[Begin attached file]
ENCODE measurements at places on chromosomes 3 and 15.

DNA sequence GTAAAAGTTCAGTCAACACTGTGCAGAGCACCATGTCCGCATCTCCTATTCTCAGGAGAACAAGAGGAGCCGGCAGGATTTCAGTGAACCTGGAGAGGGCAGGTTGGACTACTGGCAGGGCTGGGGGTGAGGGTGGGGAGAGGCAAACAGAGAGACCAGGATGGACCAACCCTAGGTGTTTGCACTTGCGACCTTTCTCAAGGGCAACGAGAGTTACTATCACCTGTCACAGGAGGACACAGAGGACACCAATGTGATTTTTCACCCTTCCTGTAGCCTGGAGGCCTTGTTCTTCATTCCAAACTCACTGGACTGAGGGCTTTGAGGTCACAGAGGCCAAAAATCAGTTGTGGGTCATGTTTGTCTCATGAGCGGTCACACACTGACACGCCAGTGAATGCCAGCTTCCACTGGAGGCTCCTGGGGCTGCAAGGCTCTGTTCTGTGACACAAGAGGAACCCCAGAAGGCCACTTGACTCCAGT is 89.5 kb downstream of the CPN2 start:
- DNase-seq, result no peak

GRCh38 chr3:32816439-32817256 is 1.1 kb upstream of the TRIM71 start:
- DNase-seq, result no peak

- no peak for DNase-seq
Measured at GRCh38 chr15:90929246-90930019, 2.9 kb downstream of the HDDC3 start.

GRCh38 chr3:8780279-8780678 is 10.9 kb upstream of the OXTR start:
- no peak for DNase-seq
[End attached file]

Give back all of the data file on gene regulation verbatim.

ENCODE measurements at places on chromosomes 3 and 15.

DNA sequence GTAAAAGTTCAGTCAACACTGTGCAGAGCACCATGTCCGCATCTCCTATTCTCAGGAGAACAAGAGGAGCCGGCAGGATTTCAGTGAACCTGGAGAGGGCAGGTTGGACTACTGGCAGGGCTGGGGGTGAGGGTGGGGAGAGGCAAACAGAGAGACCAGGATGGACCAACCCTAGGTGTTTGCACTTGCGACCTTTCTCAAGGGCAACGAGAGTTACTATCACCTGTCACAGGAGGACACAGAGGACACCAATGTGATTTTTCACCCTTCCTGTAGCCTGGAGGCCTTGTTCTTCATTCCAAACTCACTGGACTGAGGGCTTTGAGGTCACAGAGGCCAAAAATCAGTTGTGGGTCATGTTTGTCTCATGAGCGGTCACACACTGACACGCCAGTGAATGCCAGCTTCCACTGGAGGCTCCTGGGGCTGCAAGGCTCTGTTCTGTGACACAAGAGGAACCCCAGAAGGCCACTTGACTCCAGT is 89.5 kb downstream of the CPN2 start:
- DNase-seq, result no peak

GRCh38 chr3:32816439-32817256 is 1.1 kb upstream of the TRIM71 start:
- DNase-seq, result no peak

- no peak for DNase-seq
Measured at GRCh38 chr15:90929246-90930019, 2.9 kb downstream of the HDDC3 start.

GRCh38 chr3:8780279-8780678 is 10.9 kb upstream of the OXTR start:
- no peak for DNase-seq